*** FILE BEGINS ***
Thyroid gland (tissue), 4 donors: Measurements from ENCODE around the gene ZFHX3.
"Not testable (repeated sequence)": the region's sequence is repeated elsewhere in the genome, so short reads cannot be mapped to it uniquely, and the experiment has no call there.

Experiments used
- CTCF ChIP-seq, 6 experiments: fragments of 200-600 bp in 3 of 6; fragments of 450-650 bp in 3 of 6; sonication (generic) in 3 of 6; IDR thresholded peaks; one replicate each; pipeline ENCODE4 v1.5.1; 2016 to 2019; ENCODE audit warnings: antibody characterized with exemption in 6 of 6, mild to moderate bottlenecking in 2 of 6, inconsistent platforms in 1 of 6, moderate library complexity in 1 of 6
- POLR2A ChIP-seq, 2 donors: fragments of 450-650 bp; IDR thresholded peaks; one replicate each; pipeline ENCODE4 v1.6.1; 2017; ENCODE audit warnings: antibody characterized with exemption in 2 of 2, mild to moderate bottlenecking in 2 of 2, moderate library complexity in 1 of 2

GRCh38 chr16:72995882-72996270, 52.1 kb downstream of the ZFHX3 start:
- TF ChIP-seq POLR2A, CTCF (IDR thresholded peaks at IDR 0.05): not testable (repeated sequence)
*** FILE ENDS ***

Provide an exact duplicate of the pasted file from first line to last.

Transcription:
Thyroid gland (tissue), 4 donors: Measurements from ENCODE around the gene ZFHX3.
"Not testable (repeated sequence)": the region's sequence is repeated elsewhere in the genome, so short reads cannot be mapped to it uniquely, and the experiment has no call there.

Experiments used
- CTCF ChIP-seq, 6 experiments: fragments of 200-600 bp in 3 of 6; fragments of 450-650 bp in 3 of 6; sonication (generic) in 3 of 6; IDR thresholded peaks; one replicate each; pipeline ENCODE4 v1.5.1; 2016 to 2019; ENCODE audit warnings: antibody characterized with exemption in 6 of 6, mild to moderate bottlenecking in 2 of 6, inconsistent platforms in 1 of 6, moderate library complexity in 1 of 6
- POLR2A ChIP-seq, 2 donors: fragments of 450-650 bp; IDR thresholded peaks; one replicate each; pipeline ENCODE4 v1.6.1; 2017; ENCODE audit warnings: antibody characterized with exemption in 2 of 2, mild to moderate bottlenecking in 2 of 2, moderate library complexity in 1 of 2

GRCh38 chr16:72995882-72996270, 52.1 kb downstream of the ZFHX3 start:
- TF ChIP-seq POLR2A, CTCF (IDR thresholded peaks at IDR 0.05): not testable (repeated sequence)